Indy Pace Car Registry of Mustangs Official Website

"A friend will bail you out of jail after you do something stupid... a real friend will be sitting beside you saying 'That was SO COOL!!'".

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mvendl
Gearhead

Posts: 131
From: Lowell, IN, USA
Registered: Oct 2000

posted 09-19-2002 02:34 PM     Click Here to See the Profile for mvendl   Click Here to Email mvendl     Edit/Delete Message   Reply w/Quote
quote:
Originally posted by Boss302:
thanks for the legal help steve, i live in Marinette County (none of the listed) so that means i can eliminate the cats right?

I am not expert on Wisconsin laws, but I know they dont have emissions in all counties. Again, not being an expert, in Indiana here, we only have emissions in 4 counties, Lake, Porter and 2 downstate by Indy. In all other counties, it doesnt matter whether you have 4 cat converters, or drive around with headers/manifolds only, no pipes.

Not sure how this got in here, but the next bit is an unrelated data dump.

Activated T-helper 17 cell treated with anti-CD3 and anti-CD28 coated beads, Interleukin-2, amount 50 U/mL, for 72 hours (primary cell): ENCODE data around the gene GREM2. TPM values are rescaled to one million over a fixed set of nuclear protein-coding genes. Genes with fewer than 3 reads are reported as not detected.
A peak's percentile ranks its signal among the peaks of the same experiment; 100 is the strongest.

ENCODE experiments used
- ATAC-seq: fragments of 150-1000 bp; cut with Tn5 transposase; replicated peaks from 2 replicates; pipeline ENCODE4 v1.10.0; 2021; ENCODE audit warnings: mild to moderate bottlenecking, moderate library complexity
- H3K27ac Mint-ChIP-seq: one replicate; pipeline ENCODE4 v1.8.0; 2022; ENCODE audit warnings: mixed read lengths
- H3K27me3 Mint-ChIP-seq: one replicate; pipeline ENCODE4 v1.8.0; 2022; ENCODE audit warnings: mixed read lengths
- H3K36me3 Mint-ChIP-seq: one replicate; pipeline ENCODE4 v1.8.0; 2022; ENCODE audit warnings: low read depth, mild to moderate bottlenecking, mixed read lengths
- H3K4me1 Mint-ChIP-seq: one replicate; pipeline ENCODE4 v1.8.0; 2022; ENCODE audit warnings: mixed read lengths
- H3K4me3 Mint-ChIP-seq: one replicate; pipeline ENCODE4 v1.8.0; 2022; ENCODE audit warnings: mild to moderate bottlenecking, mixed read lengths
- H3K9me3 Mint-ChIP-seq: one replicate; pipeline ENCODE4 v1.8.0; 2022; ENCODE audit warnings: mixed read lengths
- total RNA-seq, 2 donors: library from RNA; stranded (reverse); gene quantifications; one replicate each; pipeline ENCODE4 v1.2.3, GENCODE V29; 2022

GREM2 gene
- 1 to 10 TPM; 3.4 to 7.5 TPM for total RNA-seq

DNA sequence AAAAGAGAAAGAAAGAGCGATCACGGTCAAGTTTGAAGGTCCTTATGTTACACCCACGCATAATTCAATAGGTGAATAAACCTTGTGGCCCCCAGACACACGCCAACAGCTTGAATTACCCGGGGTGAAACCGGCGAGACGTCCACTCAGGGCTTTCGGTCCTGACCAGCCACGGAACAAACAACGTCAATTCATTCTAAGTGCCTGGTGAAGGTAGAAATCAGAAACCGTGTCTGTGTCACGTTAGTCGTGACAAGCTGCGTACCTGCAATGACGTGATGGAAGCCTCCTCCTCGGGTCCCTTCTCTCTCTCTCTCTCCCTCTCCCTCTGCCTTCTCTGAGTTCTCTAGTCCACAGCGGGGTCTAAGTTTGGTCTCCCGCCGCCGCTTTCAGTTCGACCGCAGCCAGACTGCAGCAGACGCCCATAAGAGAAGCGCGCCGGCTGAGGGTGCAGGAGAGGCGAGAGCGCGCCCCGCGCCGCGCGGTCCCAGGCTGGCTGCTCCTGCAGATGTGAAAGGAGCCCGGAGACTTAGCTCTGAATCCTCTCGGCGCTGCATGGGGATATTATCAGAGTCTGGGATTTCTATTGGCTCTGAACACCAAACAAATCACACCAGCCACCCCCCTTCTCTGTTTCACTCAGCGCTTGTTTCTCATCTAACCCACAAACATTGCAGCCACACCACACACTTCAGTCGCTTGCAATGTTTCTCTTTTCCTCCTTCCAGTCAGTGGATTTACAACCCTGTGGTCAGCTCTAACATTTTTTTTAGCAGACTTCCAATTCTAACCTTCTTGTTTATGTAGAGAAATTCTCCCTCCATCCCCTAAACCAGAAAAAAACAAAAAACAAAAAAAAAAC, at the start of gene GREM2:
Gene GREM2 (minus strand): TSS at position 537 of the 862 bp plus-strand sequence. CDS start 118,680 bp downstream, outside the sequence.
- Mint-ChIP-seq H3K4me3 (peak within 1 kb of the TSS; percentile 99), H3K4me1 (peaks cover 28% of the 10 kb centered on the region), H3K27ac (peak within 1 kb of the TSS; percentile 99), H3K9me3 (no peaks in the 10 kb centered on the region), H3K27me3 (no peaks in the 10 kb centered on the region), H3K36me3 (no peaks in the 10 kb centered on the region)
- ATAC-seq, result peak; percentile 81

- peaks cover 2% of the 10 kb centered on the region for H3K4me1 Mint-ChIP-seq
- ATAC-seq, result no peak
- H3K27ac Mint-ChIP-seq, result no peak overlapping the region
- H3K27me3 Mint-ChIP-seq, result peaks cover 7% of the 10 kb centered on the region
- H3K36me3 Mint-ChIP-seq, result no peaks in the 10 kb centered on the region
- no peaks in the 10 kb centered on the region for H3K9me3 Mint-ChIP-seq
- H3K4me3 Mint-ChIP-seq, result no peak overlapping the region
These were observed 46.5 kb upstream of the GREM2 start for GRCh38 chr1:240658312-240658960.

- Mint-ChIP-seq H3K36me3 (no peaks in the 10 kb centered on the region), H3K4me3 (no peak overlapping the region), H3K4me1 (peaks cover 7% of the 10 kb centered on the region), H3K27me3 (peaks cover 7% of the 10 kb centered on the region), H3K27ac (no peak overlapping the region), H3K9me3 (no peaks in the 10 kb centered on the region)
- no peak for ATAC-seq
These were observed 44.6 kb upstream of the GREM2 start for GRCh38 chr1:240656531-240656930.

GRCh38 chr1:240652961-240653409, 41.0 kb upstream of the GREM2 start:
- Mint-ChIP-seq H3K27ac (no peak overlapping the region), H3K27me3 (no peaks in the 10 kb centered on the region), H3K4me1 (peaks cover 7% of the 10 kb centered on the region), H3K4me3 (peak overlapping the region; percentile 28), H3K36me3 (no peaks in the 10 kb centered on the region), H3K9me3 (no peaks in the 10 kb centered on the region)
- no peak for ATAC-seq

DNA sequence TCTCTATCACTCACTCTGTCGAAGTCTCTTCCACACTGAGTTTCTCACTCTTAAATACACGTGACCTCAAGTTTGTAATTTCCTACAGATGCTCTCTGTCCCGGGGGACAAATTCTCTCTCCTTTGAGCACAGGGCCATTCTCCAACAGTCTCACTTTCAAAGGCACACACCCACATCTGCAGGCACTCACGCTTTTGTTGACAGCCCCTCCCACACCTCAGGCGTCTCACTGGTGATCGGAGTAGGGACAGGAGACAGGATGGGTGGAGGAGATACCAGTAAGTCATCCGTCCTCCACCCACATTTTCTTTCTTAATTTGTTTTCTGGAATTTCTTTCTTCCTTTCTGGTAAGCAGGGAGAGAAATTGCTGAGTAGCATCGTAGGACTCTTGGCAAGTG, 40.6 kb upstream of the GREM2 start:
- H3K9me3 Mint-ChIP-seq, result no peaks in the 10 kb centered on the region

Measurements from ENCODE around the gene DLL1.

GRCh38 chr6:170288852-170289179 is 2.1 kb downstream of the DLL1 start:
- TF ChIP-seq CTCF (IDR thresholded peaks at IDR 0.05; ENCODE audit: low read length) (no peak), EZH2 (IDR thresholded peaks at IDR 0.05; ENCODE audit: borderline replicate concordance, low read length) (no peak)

The thing that you do need to worry about would be noise pollution laws. We dont have 'em around here, but I know that in alot of towns/cities, they will fine you nicely for being "too loud" I ask myself, is there really ever such a thing as too loud?? nah, I think however there is not loud enough

jes mah 2 pennies

--mark

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Daniel Jones
Gearhead

Posts: 370
From: St. Louis, MO
Registered: Aug 99

posted 09-19-2002 02:57 PM     Click Here to See the Profile for Daniel Jones   Click Here to Email Daniel Jones     Edit/Delete Message   Reply w/Quote
If you plan to keep the car for awhile, consider stainless steel. The basic
choices in stainless steel cat back systems are Magnaflow, Borla, and Bassani.
If you shop around, you'll find the Magnaflow is only slightly more expensive
than the usual mild steel or aluminized cat-backs (Flowmasters, Dynomax, etc.).
Borla and Bassani are both $200+ more expensive than Magnaflow. The Ford
Motorsport catalog also shows inexpensive stainless cat back systems but they
weren't shipping the last time I checked and they didn't list one for a 1987
Mustang GT.

I run a pair of Ford Motorsport stainless steel headers, Ford Motorsport
stainless steel 2 1/4" diameter off-road pipe, and 2 1/2" Magnaflow stainless
steel cat-back (intermediate pipes, mufflers, and tailpipes). After having